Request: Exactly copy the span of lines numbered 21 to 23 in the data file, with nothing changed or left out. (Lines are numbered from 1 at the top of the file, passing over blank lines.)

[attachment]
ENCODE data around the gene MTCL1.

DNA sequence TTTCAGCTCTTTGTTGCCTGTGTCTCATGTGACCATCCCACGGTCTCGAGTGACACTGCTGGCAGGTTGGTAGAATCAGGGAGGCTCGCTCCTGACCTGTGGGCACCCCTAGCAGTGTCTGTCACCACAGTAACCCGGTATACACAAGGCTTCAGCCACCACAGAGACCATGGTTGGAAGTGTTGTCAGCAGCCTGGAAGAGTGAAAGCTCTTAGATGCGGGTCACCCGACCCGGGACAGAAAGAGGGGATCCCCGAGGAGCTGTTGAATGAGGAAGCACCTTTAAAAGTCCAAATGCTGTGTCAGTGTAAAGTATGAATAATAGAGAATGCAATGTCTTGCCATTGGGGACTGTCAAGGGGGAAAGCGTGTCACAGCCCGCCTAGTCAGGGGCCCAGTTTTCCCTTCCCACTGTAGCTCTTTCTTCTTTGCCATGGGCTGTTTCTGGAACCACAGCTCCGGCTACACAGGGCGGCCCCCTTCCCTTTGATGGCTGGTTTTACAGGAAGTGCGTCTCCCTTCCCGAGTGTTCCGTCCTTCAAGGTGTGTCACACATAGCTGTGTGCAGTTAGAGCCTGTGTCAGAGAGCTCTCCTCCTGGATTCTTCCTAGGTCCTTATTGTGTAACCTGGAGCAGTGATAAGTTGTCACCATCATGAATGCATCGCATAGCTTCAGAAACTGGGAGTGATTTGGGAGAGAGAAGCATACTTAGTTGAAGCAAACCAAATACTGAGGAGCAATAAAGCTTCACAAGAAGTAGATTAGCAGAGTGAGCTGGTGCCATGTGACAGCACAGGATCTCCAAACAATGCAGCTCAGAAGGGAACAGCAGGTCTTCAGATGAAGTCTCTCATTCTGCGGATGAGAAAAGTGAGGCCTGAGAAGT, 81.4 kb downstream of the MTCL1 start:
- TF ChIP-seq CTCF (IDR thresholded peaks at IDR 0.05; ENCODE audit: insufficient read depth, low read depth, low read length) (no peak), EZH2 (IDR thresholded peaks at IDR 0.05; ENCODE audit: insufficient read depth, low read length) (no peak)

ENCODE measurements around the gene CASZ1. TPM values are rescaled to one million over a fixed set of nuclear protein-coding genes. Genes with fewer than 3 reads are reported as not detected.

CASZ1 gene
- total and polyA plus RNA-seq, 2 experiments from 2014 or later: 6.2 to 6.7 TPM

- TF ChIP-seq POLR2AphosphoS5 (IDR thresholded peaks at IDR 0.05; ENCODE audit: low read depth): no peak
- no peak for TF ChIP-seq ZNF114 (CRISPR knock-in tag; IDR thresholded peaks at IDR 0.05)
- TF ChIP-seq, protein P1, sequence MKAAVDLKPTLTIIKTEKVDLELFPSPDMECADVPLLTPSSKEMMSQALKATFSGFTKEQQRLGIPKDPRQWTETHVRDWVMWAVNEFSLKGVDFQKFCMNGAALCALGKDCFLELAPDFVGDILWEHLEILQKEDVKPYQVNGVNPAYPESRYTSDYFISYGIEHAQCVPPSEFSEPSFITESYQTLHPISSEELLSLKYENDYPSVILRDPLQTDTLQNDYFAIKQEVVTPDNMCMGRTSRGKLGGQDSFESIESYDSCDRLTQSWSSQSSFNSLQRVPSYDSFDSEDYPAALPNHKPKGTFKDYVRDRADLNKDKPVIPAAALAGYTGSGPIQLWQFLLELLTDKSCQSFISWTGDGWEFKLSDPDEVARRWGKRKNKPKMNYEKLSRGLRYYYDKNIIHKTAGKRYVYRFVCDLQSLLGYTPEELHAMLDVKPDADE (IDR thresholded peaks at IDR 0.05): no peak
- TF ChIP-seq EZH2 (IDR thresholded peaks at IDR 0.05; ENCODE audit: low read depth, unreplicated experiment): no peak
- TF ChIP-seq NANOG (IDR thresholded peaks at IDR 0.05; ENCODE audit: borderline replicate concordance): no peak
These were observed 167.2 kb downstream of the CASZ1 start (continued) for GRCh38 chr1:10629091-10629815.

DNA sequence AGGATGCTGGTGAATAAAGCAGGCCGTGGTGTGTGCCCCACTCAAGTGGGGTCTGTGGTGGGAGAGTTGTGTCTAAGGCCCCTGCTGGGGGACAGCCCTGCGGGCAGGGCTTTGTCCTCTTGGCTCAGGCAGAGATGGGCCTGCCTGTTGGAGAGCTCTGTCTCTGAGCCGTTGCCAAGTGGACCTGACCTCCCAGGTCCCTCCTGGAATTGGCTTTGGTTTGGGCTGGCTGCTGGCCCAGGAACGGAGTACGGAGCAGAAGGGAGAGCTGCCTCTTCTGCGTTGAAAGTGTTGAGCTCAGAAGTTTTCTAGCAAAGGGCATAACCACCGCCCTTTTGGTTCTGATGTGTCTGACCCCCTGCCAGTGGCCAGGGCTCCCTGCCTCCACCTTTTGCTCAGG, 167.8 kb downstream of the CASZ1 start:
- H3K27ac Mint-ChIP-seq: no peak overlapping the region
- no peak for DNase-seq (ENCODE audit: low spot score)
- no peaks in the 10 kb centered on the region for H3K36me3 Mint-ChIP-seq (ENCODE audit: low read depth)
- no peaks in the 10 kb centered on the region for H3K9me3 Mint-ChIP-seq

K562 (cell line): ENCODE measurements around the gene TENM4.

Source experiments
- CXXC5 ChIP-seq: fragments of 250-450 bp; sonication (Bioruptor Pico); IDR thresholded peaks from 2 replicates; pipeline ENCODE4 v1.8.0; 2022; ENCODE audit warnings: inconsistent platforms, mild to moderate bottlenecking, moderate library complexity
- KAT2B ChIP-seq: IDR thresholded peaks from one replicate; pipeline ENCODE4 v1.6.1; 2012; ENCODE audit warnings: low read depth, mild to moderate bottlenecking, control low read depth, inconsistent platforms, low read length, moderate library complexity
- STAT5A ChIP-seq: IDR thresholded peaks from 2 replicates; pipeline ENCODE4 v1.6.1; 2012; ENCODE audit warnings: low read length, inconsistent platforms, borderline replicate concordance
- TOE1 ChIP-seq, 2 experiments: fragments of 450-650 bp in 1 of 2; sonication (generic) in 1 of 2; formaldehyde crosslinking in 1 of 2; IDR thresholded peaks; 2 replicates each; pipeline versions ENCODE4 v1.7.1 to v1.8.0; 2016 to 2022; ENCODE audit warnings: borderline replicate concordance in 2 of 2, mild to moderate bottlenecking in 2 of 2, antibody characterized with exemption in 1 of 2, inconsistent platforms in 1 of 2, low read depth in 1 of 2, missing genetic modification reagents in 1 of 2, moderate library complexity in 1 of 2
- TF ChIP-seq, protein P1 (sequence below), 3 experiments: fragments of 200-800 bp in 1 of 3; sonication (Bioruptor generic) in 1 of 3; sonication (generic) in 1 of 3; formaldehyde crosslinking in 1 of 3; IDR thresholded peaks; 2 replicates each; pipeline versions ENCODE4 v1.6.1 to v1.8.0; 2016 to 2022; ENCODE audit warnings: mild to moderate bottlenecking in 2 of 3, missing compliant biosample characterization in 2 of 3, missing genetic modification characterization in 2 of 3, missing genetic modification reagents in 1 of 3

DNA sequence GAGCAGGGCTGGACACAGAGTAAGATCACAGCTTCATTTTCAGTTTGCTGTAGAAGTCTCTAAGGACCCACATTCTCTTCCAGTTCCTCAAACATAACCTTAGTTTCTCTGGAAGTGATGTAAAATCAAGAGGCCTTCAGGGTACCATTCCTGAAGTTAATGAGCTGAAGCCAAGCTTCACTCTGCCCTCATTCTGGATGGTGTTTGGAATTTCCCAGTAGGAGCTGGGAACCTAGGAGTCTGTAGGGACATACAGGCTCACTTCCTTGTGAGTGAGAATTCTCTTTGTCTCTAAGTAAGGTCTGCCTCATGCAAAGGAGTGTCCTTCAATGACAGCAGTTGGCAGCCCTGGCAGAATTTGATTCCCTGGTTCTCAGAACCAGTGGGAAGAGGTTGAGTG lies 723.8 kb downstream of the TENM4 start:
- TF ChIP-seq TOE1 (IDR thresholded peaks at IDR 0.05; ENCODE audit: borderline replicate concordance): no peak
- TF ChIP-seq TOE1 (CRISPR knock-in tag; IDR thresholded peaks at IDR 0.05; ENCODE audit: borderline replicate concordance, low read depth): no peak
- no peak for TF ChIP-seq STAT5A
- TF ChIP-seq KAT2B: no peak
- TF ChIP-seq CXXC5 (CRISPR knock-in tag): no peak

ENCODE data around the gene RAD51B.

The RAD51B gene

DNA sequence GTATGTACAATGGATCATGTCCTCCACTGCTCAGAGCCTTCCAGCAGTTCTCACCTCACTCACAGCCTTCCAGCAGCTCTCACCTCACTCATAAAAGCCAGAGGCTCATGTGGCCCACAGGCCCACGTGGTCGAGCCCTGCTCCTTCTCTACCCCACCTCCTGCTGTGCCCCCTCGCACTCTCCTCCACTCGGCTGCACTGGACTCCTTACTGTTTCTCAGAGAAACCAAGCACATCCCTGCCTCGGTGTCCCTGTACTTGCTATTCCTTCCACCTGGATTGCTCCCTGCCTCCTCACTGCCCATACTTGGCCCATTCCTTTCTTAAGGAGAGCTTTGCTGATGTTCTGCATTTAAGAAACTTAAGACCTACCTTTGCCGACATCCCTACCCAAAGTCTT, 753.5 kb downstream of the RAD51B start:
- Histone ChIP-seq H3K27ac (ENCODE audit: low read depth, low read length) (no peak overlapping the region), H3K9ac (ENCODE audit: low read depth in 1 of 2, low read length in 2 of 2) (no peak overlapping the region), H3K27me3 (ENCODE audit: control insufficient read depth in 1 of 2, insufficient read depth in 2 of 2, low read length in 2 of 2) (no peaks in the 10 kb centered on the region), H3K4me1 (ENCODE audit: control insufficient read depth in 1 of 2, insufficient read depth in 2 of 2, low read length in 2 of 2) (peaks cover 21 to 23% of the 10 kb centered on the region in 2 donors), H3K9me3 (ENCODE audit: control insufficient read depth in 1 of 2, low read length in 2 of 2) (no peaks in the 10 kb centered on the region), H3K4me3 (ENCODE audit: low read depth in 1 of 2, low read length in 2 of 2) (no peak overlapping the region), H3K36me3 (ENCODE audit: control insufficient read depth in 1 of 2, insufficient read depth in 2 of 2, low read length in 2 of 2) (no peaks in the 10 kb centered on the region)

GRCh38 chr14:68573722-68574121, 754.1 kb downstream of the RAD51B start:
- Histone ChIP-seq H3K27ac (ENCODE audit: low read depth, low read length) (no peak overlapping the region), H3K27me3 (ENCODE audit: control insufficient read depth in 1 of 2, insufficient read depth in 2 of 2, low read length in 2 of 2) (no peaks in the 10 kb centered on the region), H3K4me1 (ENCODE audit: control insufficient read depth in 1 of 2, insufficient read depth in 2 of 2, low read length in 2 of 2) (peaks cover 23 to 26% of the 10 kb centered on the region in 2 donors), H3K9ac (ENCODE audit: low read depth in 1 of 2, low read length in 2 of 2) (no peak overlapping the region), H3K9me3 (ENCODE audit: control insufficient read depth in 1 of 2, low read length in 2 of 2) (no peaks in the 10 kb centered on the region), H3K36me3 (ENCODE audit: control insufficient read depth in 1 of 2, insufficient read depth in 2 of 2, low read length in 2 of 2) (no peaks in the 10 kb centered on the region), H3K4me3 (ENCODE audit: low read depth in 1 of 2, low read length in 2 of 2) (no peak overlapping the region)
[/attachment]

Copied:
- KAT2B ChIP-seq: IDR thresholded peaks from one replicate; pipeline ENCODE4 v1.6.1; 2012; ENCODE audit warnings: low read depth, mild to moderate bottlenecking, control low read depth, inconsistent platforms, low read length, moderate library complexity
- STAT5A ChIP-seq: IDR thresholded peaks from 2 replicates; pipeline ENCODE4 v1.6.1; 2012; ENCODE audit warnings: low read length, inconsistent platforms, borderline replicate concordance
- TOE1 ChIP-seq, 2 experiments: fragments of 450-650 bp in 1 of 2; sonication (generic) in 1 of 2; formaldehyde crosslinking in 1 of 2; IDR thresholded peaks; 2 replicates each; pipeline versions ENCODE4 v1.7.1 to v1.8.0; 2016 to 2022; ENCODE audit warnings: borderline replicate concordance in 2 of 2, mild to moderate bottlenecking in 2 of 2, antibody characterized with exemption in 1 of 2, inconsistent platforms in 1 of 2, low read depth in 1 of 2, missing genetic modification reagents in 1 of 2, moderate library complexity in 1 of 2